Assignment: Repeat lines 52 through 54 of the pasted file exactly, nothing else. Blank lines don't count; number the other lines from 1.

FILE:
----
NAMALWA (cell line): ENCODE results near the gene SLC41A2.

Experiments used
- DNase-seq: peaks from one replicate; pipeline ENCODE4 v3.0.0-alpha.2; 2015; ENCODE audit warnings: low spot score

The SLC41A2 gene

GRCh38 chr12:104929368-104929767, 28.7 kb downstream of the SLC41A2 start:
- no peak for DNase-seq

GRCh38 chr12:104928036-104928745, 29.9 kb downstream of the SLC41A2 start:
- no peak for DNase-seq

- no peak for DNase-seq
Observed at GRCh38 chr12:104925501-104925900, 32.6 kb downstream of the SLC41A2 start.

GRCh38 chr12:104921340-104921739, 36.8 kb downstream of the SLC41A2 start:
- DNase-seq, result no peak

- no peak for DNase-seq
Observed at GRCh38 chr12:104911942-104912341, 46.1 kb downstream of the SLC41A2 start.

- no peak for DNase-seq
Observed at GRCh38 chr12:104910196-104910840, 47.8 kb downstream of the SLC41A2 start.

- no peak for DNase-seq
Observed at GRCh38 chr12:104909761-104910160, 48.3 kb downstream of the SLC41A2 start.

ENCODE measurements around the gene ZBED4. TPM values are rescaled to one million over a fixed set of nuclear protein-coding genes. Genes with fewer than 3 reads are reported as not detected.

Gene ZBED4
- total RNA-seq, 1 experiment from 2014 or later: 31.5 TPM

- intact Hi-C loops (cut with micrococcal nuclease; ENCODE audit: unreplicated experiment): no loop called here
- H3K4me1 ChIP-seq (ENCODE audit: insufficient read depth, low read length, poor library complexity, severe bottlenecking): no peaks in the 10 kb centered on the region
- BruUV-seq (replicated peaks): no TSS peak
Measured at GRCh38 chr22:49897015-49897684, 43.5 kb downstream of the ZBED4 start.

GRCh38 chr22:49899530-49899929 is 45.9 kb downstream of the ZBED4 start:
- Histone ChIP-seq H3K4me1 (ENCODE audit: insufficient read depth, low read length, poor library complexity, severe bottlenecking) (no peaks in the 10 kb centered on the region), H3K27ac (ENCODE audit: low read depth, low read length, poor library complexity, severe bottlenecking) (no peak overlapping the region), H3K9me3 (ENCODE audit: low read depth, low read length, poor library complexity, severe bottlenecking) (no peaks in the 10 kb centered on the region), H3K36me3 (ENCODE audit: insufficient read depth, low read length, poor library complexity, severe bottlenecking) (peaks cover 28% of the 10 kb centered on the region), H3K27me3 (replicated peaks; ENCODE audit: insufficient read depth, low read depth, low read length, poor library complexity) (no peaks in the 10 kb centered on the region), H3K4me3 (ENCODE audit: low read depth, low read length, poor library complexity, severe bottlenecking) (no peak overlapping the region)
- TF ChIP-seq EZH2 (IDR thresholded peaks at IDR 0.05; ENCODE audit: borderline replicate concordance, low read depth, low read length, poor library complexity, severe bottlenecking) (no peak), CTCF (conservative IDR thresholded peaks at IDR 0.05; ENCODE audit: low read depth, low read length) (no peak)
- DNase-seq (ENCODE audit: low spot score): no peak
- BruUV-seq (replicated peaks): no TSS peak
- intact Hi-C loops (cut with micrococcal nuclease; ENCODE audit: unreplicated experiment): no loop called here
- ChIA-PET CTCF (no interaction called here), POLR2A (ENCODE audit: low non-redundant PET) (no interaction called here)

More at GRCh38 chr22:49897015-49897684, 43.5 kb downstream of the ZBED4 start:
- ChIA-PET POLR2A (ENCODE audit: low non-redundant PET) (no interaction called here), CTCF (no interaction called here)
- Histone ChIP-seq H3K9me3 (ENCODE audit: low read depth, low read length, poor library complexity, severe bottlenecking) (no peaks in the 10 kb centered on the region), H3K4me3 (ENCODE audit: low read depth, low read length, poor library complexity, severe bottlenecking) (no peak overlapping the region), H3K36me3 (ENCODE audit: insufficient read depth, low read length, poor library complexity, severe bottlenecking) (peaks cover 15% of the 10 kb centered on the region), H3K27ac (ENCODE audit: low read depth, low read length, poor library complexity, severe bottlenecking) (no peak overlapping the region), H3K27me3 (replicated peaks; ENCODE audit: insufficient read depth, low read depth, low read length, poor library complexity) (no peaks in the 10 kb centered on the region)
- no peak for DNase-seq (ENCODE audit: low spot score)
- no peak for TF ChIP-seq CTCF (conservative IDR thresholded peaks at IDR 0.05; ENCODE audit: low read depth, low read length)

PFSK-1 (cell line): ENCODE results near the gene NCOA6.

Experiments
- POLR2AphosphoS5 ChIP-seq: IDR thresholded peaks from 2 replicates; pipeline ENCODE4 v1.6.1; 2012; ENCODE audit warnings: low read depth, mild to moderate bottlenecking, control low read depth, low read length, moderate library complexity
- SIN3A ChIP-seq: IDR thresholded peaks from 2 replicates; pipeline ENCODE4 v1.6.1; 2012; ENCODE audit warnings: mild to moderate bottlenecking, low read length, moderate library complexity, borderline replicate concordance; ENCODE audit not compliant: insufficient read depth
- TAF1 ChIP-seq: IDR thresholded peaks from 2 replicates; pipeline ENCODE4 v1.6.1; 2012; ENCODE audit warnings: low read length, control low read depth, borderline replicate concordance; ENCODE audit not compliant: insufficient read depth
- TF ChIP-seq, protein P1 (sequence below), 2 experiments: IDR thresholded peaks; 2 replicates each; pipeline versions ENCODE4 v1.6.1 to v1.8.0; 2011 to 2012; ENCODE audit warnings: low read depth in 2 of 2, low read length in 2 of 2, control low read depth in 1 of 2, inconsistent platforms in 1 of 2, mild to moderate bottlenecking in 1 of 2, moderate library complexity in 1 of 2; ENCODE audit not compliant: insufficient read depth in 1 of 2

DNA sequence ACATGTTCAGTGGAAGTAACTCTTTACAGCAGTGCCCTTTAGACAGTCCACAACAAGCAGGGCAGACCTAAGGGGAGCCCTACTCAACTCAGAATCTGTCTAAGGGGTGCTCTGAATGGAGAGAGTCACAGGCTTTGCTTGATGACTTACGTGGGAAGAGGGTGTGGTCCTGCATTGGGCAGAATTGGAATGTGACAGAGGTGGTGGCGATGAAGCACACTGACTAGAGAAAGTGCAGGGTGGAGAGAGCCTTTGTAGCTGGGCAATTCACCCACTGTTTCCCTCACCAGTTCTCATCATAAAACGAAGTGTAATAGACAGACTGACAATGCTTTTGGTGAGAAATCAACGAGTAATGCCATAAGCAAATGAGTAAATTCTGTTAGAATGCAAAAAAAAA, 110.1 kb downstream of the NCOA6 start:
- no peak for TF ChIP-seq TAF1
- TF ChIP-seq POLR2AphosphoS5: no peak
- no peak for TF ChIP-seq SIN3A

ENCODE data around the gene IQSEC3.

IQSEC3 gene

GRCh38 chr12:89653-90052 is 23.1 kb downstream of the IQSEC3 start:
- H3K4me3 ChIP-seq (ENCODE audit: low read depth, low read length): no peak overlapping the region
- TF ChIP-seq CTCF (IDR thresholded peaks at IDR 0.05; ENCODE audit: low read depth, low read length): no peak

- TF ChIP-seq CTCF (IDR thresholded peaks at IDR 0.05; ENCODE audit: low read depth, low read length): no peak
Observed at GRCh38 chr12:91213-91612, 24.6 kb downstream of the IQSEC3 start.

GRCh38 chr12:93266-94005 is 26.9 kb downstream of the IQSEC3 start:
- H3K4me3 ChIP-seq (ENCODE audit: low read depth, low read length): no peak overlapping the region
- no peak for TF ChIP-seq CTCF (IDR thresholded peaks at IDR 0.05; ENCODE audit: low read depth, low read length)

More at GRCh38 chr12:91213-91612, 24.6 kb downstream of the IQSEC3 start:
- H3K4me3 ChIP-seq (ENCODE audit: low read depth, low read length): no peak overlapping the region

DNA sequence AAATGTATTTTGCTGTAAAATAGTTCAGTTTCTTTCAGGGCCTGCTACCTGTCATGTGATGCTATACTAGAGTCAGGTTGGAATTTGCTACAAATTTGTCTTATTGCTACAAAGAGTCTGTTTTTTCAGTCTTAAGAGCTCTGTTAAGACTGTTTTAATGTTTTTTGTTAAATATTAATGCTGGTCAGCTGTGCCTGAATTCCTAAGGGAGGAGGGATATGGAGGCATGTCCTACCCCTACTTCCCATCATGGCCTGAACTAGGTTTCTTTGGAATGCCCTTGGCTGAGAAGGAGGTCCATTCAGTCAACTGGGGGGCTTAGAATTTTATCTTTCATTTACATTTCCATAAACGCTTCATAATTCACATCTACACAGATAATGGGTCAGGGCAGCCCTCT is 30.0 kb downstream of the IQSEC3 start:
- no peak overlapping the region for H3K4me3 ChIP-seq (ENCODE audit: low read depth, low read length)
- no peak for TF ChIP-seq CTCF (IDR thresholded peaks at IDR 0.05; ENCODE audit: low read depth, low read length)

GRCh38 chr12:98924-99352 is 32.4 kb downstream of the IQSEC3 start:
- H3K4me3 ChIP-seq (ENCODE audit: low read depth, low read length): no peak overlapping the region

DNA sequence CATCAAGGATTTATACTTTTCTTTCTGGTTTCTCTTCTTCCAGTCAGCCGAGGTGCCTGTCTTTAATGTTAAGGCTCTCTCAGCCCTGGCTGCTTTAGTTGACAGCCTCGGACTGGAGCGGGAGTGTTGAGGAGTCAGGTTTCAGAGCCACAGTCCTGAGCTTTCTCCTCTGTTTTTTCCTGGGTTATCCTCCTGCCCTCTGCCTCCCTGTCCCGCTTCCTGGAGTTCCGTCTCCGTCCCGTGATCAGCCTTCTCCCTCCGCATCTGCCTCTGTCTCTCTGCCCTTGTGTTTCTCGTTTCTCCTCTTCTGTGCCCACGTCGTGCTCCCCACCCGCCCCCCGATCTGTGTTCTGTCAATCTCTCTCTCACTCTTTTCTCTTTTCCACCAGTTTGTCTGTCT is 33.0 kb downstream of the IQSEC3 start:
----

- TF ChIP-seq CTCF (IDR thresholded peaks at IDR 0.05; ENCODE audit: low read depth, low read length): no peak

- TF ChIP-seq CTCF (IDR thresholded peaks at IDR 0.05; ENCODE audit: low read depth, low read length): no peak
Observed at GRCh38 chr12:91213-91612, 24.6 kb downstream of the IQSEC3 start.